Loan growth could blast off as provisions dwindle. Add the prospect of higher rates into the equation, and it becomes more apparent that the big banks are in the early innings of a massive bull run, which will surely be full of generous dividend hikes. Given the macro backdrop, BMO stock is one of my favourite picks, and as its recent rally runs out of steam, I’d get ready to do some buying.

The 3.3% yield is compressed, but I think it’s well- positioned to grow, as big bank dividend hikes make a return.

This article represents the opinion of the writer, who may disagree with the “official” recommendation position of a Motley Fool premium service or advisor. We’re Motley! Questioning an investing thesis — even one of our own — helps us all think critically about investing and make decisions that help us become smarter, happier, and richer, so we sometimes publish articles that may not be in line with recommendations, rankings or other content.

Fool contributor Joey Frenette owns shares of BANK OF MONTREAL. The Motley Fool has no position in any of the stocks mentioned.

More on Bank Stocks

Bank sign on traditional europe building facade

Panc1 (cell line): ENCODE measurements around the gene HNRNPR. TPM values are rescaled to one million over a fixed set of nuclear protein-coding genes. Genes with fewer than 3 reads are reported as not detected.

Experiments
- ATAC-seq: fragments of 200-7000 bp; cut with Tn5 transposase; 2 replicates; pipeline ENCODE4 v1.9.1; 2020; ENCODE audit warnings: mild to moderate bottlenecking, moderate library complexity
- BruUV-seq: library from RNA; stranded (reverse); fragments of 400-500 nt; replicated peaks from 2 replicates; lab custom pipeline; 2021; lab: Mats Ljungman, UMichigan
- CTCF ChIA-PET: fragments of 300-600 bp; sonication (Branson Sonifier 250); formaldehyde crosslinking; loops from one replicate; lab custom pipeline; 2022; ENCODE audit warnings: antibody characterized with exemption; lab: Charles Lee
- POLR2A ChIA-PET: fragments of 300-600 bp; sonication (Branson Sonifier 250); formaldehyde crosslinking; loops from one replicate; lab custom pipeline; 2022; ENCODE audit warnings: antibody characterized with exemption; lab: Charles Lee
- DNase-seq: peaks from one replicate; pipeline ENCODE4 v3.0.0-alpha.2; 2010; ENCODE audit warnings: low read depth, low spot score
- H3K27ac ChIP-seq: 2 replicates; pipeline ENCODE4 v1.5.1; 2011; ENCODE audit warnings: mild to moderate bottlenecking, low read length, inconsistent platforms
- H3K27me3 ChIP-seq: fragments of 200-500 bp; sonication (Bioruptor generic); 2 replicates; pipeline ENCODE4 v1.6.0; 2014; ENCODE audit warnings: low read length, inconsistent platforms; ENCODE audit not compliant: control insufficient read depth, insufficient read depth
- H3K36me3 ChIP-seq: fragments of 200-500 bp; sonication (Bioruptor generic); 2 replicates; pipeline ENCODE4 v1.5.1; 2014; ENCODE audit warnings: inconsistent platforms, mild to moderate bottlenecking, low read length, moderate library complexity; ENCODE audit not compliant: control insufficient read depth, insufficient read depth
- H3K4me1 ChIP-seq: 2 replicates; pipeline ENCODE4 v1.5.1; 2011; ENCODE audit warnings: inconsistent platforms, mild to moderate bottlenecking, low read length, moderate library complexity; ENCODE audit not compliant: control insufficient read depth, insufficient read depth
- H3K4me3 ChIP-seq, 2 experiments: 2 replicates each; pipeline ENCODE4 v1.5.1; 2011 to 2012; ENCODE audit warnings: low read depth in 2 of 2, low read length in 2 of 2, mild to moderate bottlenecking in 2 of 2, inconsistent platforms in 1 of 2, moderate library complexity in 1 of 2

Bank Stocks

Beginners: The Top Bank Stock to Buy Before it Rockets Higher

TD Bank (TSX:TD)(NYSE:TD) is making big moves in the M&A department following the recent slide in the financial scene.

Read more »

A plant grows from coins.
Dividend Stocks

4 Stocks That Could Turn $100,000 Into $500,000 by the Time You Retire

Building retirement wealth is a long process, but it’s possible for $100,000 to grow to half-a-million dollars over time.

Read more »

edit Colleagues chat over ketchup chips
Bank Stocks

My Favourite Bank Stock is a Top Buy in This Bear Market

Bank of Montreal (TSX:BMO)(NYSE:BMO) is a great Canadian bank stock that's becoming far cheaper than the pack.

Read more »

Businessperson's Hand Putting Coin In Piggybank
Bank Stocks

Own a TFSA for Better or for Worse

The TFSA is a financial partner for life, and users aren’t missing out, even if they’re unable to contribute or…

Read more »

You Should Know This
Bank Stocks

How to Prepare for Another Supersized Rate Hike

Another 100-basis-point rate hike could be coming, but don't worry! Use value stocks to fight off inflation and interest rates.

Read more »

Glass piggy bank
Bank Stocks

Passive Income: 3 Dividend Stocks That Put the Strong U.S. Dollar to Work!

TSX stocks like the Canadian National Railway offer considerable exposure to the strong U.S. dollar.

Read more »

edit Business accounting concept, Business man using calculator with computer laptop, budget and loan paper in office.
Bank Stocks

1 Cheap TSX Dividend Stock to Buy for Passive Income and Total Returns

Retirement investors can buy great dividend stocks at cheap prices right now for TFSA portfolios focused on passive income and…

Read more »

edit Close-up Of A Piggybank With Eyeglasses And Calculator On Desk
Energy Stocks

Got $2,000? Here Are 3 Smart TSX Stocks to Buy Now

If you're a new investor with just $2,000 you're willing to invest, then these should be the top three TSX…

Read more »